Orphan Monster Spy by Matt Killeen

To imitate this book’s brilliant execution of in medias res, we meet our protagonist, Sarah, moments after a car crash, as her mother dies from a gunshot wound to the head. Sarah hears dogs barking and races away, eluding capture through a death defying gymnastic vault and flip onto a roof, out of sight. (Sarah hears a voice in her head, “commit to the move…”) As she lies motionless, and silent, invisible from below, and soldiers and dogs pass back and forth, she sees a man on another roof…

The next day, Sarah climbs aboard the ferry her mother intended to take. She is safe. She has escaped. Then she sees the man from the roof, surrounded by soldiers – Nazis – asking for his papers. Sarah leaves her safety and, pretending that this man is her father, saves him. As these two characters learn and reveal more about each other, the reader gradually learns too. He is a British spy and Sarah – despite her blonde hair and blue eyes - is a Jewish German.

The voice in Sarah’s head creates fantastic tension and often offers enlightening flashbacks. It is a really effective narrative tactic.  All of Sarah’s talents and training become critical to the plan she forms with the spy.

 The relentless tension and pacing of this plot combines with deft character development, supported by fascinating facts from Nazi Germany. An author’s note (read by Matt Killeen himself, in the audio version) reveals that many of the most unlikely plot points are based in fact. Jewish children and other ordinary citizens played courageous and key roles in fighting Nazis in World War II. Both author and book make clear that democracies are fragile constructs and we, the ordinary citizens, are not powerless to defend but have a responsibility to support.

Young Adult Fiction Hardcover pr1305017
Audio CD pr2635152

You Go First by Erin Entrada Kelly

I wonder if young readers ever feel inadequate after reading book after book about protagonist kids saving the planet? You know, the kind with kids who have death-defying heroics, extraordinary powers and intellect, “sleuth-y” skills or the perfect team of friends... In this contemporary juvenile novel, two unexceptional, young protagonists come through experiences that are world shattering only to them, but nevertheless important, and life altering.

Ben and Charlotte are good kids, with excellent grades. They know each other only through their online Scrabble games and their comments to each other through the platform of their games. When Ben moves up to middle school, the two guys he’s hung out with in elementary school have drifted away. Ben hasn’t thought too much about that. He’s close to his parents and doing alright, that is, until they tell him they’re getting a divorce. Suddenly he can’t relate to either of them. He can’t talk to them, and he realizes he has no one else, except Charlotte.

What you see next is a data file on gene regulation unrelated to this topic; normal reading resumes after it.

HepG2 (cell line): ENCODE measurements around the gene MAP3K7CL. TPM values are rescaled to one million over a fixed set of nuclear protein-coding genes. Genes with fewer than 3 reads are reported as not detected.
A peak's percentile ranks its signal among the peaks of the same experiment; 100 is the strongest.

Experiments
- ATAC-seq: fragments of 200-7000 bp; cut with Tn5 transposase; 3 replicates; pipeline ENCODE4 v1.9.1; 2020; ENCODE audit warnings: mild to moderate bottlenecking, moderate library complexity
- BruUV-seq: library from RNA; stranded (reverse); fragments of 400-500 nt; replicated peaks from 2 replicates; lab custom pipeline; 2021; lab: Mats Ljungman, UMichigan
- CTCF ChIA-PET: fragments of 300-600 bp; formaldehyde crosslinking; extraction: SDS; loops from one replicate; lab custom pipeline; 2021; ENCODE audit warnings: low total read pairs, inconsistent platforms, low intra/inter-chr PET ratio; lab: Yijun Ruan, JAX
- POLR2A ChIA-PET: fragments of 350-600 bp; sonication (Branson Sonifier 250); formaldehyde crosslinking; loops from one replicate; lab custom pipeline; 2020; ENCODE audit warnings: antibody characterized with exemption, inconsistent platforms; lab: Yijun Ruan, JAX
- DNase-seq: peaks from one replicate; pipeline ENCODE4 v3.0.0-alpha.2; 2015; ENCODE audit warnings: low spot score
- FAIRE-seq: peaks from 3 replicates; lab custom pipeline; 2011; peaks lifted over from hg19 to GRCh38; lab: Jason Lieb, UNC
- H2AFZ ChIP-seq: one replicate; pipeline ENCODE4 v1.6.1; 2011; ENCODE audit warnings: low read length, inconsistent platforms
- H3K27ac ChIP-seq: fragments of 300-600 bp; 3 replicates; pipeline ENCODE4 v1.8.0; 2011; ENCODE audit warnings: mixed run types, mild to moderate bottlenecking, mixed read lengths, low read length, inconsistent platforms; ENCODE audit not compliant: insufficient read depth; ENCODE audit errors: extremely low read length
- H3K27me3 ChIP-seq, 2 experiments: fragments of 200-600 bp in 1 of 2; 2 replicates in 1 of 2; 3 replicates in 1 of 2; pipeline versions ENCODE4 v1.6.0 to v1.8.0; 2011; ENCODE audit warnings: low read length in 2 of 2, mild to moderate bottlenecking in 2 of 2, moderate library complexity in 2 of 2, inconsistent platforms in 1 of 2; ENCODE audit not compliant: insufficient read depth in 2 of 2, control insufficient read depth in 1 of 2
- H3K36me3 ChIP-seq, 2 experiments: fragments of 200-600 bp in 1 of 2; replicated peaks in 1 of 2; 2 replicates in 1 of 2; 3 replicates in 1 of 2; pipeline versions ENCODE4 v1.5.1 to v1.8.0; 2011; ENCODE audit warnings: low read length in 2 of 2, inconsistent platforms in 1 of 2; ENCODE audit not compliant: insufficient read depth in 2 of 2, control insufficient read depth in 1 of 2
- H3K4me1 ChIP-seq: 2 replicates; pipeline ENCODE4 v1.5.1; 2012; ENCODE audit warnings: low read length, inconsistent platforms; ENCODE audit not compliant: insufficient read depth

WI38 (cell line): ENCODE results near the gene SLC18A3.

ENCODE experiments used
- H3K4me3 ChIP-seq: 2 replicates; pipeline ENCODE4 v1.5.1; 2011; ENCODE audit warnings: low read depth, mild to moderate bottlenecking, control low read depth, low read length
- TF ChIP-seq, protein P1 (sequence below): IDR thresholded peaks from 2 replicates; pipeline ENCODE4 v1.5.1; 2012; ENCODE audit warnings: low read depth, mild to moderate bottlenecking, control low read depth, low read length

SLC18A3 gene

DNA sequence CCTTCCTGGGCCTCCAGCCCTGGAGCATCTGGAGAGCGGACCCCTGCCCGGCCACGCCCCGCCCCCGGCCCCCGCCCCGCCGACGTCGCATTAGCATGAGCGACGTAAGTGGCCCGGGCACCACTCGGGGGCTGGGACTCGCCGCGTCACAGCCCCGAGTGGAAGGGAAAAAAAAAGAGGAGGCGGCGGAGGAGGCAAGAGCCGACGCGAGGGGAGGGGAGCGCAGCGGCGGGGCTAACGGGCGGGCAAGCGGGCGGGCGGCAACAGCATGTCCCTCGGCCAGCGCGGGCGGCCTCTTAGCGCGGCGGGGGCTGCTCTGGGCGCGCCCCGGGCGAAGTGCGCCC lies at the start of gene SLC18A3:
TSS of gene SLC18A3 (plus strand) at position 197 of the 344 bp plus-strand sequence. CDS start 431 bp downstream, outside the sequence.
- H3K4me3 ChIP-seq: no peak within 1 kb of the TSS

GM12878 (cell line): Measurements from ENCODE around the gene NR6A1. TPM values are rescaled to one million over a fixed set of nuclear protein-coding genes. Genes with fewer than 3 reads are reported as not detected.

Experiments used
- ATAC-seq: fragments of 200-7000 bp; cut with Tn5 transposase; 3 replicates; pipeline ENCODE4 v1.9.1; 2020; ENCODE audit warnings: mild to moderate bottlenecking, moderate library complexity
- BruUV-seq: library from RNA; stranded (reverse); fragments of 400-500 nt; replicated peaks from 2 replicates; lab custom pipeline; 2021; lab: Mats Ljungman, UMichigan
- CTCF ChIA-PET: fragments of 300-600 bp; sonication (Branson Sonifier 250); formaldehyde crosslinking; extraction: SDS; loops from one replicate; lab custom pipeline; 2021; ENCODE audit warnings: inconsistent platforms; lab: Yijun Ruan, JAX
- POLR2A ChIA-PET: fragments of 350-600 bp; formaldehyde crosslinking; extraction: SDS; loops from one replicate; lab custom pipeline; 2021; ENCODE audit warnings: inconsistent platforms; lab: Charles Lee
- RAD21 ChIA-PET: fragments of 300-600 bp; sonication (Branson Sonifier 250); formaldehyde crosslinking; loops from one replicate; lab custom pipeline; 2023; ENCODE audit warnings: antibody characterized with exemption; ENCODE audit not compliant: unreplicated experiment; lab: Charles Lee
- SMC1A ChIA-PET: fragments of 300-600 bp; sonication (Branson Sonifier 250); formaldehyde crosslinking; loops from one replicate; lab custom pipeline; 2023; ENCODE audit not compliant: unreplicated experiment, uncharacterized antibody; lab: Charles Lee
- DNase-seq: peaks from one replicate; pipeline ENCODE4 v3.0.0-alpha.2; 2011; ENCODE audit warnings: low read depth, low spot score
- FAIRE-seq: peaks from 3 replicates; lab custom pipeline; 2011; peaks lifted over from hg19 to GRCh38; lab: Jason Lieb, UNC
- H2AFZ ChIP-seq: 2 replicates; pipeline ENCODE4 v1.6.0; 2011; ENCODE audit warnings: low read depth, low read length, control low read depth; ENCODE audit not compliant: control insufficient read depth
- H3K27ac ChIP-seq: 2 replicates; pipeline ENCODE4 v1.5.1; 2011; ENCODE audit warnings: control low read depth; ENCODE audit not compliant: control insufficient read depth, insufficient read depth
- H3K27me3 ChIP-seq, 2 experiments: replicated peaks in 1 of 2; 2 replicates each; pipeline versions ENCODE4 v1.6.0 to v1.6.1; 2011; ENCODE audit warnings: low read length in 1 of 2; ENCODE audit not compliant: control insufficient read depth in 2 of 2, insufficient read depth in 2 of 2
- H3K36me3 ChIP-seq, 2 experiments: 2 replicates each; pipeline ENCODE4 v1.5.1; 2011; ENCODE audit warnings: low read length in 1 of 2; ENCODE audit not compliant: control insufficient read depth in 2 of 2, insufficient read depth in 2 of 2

Charlotte has a best friend, Bridget. They’ve always been inseparable, with lots of inside jokes that didn’t include anyone else. In middle school, Bridget makes friends with other girls, who aren’t Charlotte’s friends. Little shifts occur between them, just as Charlotte’s father has a heart attack. He’s in hospital, and Charlotte feels overwhelmed, but she can’t talk to Bridget. Her neighbour, Magda – who she and Bridget used to make fun of – is kind to Charlotte, asking about her dad. Over the course of a few weeks, Bridget’s behaviour erodes Charlotte’s steadfast loyalty to her. Finally, Charlotte realizes that Bridget isn’t that nice to her anymore, and Magda is.

During this time, Charlotte works out for herself a few things about her dad and gains the courage to go and visit him in the hospital, for the first time. Ben works through events around his parents’ divorce, in similar ways, eventually making a new friend at school, and making peace with his parents. Charlotte and Ben don’t become inseparable, but they are there for each other, in small ways, at critical times. Many moments in this book remind me of awkward or awesome times in my own childhood. That is, Charlotte and Ben’s voices, experiences and quiet bravery, ring true. Recommend this book to any patron sitting alone, to kids new to a school or neighbourhood, to avid readers, science enthusiast girls, or Scrabble players.

Juvenile Fiction Hardcover pr1307222

Saints and Misfits by S.K. Ali